Fulton Armory’s Service Grade M1 Carbine in full military trim…

Fulton Armory’s Service Grade M1 Carbine in full military trim is a beautiful example of the classic “War Baby,” built one at a time for those who want as close to a “new” GI gun as possible.

The humble M1 Carbine (officially designated as Carbine, Caliber .30, M1 and unofficially known as the War Baby) has always held a certain fascination for me. As Lt. General Levin T. Campbell, Jr, chief of Army ordnance during World War II succinctly put it: there were “More…produced in less time than any small arms weapon…anywhere in the world.”
Fierce design competition in 1941 led to a green light on Winchester’s offering, to meet the Army’s request for a smaller service rifle for support and other specialized troops as a compromise to increase range over the 1911 pistol, and reduce weight and bulk over the main battle rifle. Original expectations called for only one million carbines by 1943, but at the close of 1945 over six million had been produced by various wartime contractors and sub-contractors. Carried by truck drivers, couriers, cooks, paratroopers, and the famed Merrill’s Marauders, the carbine was light, short, very low on recoil, easy for any size soldier to tote and fire effectively, and provided 300-yard capability along with a decent rate of semi-automatic firepower with standard 15-round magazines (and more in the fully-automatic M2 version with its 30-round magazines).

Sights are after production, with a fully adjustable aperture and post. They are rugged and well-protected.

Production-wise, it was a success, but the M1 Carbine was always hampered by its military 110-grain full metal jacket ammunition. The design was fine, but the ball load traveling at 1,975 feet per second (fps) often proved ineffective on enemy combatants, particularly during the Korean War, and the little carbine was probably more loved by those who didn’t use it in direct combat than those who did.

Not the late model rotating safety and reinforced M2 mag latch for 30-round mags.

After it was finally mustered out of service in the 1960s as a general-issue weapon, the M1 Carbine began to show up in surplus catalogs, and while many looked like they’d “been there and done that,” at least twice, most were still perfectly shootable and dirt-cheap to boot. Up till the 1990s, low-cost surplus ammo could still be found for plinking, and the various commercial ammo makers were also producing hunting loads that added some marked zing to the caliber. When I was a kid, a buddy’s girlfriend used one as her “deer rifle,” back when 15-round military magazines were selling by the truckload for 50 cents each in their brown waxed paper wrapping. Today, times and prices have changed quite a bit, but every now and then some importer will bring in a shipment of returning veteran carbines from some far off dusty storage compound overseas, and there are still stocks of “new” (unused) military parts to keep them going. The “War Baby” retains its popularity, but decent specimens can be hard to come by.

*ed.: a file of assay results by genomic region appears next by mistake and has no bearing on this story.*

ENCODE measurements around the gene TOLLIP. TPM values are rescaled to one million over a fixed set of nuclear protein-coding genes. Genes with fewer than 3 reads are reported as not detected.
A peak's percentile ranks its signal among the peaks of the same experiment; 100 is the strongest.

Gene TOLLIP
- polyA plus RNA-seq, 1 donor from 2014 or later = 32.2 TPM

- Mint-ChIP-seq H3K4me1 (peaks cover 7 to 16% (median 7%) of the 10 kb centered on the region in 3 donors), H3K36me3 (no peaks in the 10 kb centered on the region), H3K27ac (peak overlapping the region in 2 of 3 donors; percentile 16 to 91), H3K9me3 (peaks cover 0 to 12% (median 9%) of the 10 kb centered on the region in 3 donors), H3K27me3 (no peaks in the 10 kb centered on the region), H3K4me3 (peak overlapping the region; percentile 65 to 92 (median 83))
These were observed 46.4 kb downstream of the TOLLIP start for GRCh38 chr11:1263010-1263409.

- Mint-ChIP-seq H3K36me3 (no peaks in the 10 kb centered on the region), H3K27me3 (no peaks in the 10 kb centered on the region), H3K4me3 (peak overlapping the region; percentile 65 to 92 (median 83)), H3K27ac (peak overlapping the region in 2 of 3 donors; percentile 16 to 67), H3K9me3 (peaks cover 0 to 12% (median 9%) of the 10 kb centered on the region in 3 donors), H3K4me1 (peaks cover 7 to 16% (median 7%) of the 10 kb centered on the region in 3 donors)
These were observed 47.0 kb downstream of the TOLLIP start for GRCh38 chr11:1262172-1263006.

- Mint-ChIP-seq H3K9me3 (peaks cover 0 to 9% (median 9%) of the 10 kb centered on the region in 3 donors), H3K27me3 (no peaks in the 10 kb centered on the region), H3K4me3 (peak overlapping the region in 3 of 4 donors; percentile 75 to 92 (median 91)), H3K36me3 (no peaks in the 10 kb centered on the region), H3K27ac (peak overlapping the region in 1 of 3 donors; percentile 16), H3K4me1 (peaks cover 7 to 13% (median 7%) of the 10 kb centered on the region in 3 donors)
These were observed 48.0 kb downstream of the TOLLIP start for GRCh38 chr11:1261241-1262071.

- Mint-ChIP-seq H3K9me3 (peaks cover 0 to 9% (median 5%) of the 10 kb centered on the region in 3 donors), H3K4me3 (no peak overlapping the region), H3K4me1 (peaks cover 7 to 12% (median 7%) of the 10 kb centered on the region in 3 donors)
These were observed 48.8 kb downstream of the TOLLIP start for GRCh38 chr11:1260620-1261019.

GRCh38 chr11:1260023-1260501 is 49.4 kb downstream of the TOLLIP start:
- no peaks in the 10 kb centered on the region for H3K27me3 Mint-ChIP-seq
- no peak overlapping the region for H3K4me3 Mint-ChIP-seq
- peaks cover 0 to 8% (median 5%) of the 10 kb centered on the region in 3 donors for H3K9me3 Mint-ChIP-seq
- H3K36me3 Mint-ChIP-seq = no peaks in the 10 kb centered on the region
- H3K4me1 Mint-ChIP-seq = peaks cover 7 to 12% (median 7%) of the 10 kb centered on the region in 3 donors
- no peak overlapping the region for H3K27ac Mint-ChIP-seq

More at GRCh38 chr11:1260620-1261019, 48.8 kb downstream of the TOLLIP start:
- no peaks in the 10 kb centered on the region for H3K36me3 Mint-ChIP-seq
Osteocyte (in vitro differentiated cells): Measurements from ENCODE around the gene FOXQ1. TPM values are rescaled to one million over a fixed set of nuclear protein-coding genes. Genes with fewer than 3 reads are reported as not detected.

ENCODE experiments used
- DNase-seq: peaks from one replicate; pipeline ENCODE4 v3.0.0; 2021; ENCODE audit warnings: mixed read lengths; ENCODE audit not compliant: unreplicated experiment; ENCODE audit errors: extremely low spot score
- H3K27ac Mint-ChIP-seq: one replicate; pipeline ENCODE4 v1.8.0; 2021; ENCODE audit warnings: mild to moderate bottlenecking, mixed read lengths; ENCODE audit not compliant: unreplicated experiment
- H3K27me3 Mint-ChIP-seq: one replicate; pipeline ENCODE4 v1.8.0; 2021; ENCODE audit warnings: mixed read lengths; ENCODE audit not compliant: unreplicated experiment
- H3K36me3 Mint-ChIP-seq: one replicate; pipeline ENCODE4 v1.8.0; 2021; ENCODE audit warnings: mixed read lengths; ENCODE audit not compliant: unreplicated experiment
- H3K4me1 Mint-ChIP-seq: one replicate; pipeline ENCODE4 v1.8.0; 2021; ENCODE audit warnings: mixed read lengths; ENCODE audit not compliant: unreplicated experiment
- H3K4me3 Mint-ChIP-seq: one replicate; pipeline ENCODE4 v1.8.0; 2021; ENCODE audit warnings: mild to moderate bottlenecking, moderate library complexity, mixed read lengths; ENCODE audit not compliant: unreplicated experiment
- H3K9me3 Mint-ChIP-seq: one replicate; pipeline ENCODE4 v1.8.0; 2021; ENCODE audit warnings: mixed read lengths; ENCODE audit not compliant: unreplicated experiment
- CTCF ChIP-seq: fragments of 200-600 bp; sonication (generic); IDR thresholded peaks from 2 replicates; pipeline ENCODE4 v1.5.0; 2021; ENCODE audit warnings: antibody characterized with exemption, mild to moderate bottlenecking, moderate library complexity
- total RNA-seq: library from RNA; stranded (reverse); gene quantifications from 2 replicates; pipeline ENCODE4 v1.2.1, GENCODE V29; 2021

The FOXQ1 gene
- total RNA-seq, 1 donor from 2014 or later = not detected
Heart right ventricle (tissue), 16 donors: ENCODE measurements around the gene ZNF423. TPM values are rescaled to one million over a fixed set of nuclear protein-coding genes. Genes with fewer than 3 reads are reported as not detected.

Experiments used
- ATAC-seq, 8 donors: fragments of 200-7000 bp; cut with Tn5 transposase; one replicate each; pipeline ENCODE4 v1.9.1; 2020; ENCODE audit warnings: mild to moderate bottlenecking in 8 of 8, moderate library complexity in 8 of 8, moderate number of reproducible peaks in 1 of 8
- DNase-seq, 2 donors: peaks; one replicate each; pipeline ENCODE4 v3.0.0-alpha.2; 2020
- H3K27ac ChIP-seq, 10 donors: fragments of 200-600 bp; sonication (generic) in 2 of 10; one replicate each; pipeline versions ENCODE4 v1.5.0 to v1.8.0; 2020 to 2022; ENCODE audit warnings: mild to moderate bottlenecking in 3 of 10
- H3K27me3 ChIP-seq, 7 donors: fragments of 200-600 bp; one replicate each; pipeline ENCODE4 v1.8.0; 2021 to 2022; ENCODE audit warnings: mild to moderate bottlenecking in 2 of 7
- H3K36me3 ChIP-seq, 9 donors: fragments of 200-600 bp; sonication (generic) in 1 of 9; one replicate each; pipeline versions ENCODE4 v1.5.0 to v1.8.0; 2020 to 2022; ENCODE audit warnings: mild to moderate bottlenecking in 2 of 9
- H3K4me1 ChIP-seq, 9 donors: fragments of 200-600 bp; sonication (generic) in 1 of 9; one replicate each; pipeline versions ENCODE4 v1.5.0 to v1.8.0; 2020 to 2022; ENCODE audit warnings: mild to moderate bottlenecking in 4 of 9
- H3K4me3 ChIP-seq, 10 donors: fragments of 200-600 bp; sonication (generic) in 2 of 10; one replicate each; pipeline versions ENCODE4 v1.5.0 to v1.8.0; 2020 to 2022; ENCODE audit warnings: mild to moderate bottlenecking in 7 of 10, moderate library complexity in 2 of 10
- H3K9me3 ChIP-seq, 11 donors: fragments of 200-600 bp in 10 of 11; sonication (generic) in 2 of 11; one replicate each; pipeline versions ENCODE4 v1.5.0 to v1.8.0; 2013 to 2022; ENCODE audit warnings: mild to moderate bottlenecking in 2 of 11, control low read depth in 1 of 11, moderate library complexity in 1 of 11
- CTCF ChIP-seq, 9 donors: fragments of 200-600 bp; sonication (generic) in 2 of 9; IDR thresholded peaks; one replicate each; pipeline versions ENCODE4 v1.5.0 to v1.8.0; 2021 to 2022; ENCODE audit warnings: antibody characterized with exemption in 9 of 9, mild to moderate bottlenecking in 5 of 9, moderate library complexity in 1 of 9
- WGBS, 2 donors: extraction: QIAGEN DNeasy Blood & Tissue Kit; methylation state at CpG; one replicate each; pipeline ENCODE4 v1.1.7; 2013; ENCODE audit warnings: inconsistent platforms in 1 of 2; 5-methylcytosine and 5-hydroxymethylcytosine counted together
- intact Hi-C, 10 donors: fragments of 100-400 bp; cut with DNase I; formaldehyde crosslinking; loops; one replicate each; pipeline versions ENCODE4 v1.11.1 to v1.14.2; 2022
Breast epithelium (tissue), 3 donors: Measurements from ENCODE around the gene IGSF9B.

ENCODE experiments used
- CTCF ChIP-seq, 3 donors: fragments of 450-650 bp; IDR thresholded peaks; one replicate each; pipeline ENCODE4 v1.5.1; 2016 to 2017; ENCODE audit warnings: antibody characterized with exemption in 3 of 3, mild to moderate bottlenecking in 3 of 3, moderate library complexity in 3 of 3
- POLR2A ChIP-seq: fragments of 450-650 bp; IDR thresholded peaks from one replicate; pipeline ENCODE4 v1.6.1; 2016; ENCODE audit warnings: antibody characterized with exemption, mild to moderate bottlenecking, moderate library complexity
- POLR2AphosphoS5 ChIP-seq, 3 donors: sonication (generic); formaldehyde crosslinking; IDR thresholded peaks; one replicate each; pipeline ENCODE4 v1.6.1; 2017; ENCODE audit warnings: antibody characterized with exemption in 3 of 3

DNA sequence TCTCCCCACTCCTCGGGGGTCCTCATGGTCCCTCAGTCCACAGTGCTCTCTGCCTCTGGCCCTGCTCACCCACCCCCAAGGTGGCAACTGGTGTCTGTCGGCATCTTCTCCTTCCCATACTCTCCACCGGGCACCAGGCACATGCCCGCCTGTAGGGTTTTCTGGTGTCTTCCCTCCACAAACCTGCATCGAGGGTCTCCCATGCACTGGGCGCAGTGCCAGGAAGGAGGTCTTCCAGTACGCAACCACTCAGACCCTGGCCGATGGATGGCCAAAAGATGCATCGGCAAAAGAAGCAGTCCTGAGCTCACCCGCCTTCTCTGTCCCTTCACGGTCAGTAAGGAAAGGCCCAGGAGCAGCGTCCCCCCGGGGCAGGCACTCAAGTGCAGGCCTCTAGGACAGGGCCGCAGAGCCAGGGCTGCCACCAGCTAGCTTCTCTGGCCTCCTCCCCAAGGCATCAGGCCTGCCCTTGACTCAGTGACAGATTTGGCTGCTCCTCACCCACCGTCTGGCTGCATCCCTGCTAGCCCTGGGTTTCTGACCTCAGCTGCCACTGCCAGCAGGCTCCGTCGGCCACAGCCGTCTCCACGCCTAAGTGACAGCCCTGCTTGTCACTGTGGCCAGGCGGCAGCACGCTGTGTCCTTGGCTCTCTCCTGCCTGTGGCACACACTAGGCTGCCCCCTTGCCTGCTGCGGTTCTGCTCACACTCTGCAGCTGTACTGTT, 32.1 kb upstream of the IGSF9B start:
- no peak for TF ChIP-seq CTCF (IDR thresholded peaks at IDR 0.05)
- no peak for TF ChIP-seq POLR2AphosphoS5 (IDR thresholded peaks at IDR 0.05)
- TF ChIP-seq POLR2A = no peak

Load Comments
  • Anthony Rubino, Sr.

    I always wanted a M1 Carbine. In 1962 as a machine gunner in the USS Ticonderoga CVA-14 ships landing party I finally got one. The Carbine has the worse bolt hold open device of any rifle. We used to get great joy of locking the bolt open and just tapping the butt on the steel drck to listen to the bolt slam home. As for the bullets power I remember reading an article about wounded North Korean and Chinese solders who where treated by US Army doctors suffered higher death rates when wounded by Carbines as compared to 30-06 bullets. Why? It seems that the high powered FMJ .308 Garand bullet passed right through the body only wounding as per the Geneva Convention but the slower and less powerful Carbine round tumbled on contact destroying more tissue, a larger wound channel, and expending all its energy in the target creating much more internal damage. Like the man said…”I don’t know anyone who wants to get shot by an M1 Carbine”. Don’t knock the Carbine……it works.

  • Dommage que les chiens de traineaux ne soient pas cités !

  • bob hunter

    As a young (23) 1ST lT., I carried the carbine and found it to be very effective out to 100yds., reliable and rugged in combat. The average individual can’t hit anything beyond 100yds.,anyway.

    – – Former Army Airborne Ranger Scout

  • Robert Rolff

    Yo….Excellent article….Puts the ‘war baby’ in perspective….As an Air Force non-combatant, I was issued the M1 Carbine in 1952…. but served my time in Germany while my ‘other’ buddies were getting hammered in Korea….I’ll be tapping into your ‘store’ for accessories for my Carbine….Thanks so much for the history-lesson….I’m printing the article to keep it with my rifle…..Robert Rolff